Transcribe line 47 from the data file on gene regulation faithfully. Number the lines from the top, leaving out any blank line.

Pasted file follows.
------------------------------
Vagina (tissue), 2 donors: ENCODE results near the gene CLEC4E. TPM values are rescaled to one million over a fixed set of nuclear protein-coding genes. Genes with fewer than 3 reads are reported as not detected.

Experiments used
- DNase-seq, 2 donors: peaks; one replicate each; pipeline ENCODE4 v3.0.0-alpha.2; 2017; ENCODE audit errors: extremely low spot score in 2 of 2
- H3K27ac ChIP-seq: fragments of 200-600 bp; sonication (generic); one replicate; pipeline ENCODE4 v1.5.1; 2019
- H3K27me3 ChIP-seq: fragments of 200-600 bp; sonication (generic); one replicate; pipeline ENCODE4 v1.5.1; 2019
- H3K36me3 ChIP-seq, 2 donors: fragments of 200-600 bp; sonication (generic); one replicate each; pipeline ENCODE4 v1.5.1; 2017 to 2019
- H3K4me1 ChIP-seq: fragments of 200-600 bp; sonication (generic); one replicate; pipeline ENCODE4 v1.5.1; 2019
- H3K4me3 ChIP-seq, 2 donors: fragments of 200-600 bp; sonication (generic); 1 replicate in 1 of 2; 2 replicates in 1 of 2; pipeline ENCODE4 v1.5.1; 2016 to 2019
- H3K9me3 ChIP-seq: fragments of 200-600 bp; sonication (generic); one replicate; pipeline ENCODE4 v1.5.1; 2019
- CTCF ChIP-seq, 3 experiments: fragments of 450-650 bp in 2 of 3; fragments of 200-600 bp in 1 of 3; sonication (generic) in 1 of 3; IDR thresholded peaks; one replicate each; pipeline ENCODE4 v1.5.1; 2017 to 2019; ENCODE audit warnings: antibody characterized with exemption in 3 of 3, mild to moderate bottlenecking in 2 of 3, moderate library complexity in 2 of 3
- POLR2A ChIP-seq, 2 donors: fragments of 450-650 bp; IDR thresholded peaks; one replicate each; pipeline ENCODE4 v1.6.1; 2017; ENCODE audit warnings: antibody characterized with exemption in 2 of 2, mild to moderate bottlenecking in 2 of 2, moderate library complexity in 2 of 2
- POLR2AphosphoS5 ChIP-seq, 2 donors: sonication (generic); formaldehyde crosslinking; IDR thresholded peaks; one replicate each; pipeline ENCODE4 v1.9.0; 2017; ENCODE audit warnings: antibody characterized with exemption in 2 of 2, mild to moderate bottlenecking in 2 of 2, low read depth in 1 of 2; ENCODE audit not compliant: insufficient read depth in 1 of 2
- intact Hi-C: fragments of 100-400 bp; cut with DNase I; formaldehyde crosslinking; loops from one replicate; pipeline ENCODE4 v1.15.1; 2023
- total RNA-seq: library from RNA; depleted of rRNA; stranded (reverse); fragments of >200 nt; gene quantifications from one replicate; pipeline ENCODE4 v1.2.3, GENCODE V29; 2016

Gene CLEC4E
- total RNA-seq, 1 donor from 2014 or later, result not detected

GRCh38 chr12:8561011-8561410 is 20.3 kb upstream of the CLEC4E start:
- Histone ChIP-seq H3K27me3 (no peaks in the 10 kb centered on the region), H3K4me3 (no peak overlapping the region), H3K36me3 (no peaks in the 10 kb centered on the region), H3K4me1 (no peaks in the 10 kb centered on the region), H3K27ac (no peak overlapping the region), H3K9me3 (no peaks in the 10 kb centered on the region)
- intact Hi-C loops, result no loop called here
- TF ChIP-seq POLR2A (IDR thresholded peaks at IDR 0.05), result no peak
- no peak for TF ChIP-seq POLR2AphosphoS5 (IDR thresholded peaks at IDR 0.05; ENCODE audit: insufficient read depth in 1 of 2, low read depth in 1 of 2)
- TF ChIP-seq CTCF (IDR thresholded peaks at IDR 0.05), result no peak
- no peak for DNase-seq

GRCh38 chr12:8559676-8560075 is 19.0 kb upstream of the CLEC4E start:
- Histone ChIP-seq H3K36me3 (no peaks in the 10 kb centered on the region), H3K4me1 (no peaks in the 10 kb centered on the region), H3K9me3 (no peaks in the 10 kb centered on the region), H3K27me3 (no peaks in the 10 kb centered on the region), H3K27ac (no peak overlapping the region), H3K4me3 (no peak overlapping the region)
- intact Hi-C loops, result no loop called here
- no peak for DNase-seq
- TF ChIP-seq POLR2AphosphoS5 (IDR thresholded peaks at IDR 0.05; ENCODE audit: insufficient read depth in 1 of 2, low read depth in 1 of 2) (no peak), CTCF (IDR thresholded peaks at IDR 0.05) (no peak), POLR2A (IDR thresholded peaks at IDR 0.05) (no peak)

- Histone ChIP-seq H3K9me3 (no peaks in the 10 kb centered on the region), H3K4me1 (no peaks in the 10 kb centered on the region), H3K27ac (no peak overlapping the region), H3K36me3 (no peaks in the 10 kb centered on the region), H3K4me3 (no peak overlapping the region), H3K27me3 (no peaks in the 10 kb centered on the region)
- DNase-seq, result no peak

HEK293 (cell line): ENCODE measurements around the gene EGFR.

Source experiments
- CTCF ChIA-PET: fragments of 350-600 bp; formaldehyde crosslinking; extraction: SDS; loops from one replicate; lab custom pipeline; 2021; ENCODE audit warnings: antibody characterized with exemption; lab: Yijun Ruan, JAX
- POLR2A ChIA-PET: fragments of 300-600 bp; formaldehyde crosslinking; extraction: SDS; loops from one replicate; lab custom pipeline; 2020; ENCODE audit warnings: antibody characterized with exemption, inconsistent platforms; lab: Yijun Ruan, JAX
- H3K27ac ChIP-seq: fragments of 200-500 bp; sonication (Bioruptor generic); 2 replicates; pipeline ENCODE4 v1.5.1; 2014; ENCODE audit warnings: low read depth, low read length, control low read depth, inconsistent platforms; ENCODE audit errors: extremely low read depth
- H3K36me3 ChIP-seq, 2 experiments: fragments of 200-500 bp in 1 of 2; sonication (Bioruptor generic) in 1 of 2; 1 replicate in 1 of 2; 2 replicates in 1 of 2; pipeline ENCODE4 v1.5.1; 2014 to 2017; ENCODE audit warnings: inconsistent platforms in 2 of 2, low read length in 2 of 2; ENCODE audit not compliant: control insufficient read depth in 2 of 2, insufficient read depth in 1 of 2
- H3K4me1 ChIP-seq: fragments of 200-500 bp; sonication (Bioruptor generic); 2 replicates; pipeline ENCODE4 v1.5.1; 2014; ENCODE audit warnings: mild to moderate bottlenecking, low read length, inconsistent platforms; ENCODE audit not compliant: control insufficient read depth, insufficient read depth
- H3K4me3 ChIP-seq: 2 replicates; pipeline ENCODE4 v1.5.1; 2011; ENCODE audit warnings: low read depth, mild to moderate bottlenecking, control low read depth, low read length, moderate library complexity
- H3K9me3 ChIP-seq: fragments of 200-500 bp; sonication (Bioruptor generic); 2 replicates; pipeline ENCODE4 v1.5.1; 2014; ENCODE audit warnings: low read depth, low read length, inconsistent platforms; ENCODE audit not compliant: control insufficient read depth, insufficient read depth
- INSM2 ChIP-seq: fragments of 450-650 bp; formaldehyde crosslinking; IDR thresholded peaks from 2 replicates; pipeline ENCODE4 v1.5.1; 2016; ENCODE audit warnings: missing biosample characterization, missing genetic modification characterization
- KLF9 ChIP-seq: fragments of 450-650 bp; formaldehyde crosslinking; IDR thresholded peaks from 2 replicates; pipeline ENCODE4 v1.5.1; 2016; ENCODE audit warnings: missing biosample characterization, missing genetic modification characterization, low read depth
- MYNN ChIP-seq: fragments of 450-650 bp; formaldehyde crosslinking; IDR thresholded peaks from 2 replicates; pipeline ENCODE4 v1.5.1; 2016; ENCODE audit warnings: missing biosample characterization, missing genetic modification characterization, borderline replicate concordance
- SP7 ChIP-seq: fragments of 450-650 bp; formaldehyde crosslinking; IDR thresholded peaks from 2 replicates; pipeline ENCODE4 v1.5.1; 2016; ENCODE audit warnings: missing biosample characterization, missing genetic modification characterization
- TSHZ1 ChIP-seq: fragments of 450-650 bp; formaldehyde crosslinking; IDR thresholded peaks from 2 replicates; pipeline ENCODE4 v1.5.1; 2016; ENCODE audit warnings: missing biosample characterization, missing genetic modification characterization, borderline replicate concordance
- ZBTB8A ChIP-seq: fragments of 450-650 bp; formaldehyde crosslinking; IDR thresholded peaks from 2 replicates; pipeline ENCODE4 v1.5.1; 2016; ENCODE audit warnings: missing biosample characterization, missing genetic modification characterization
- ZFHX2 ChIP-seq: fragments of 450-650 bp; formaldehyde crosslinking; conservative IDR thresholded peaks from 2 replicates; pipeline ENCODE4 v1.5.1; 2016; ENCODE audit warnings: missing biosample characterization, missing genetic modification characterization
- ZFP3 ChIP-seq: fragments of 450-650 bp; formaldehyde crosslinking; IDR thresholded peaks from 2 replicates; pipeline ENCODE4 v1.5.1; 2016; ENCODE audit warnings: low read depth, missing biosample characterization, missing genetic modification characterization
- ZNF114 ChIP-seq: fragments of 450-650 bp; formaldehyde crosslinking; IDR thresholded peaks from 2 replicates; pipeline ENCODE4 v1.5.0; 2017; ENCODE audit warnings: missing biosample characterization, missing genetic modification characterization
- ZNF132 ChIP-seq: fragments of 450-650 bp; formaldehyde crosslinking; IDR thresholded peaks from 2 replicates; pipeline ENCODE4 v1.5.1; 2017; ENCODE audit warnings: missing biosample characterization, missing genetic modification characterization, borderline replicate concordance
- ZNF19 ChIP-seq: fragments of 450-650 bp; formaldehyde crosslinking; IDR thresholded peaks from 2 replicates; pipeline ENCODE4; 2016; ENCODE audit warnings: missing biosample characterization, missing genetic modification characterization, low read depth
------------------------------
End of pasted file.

- ZFP3 ChIP-seq: fragments of 450-650 bp; formaldehyde crosslinking; IDR thresholded peaks from 2 replicates; pipeline ENCODE4 v1.5.1; 2016; ENCODE audit warnings: low read depth, missing biosample characterization, missing genetic modification characterization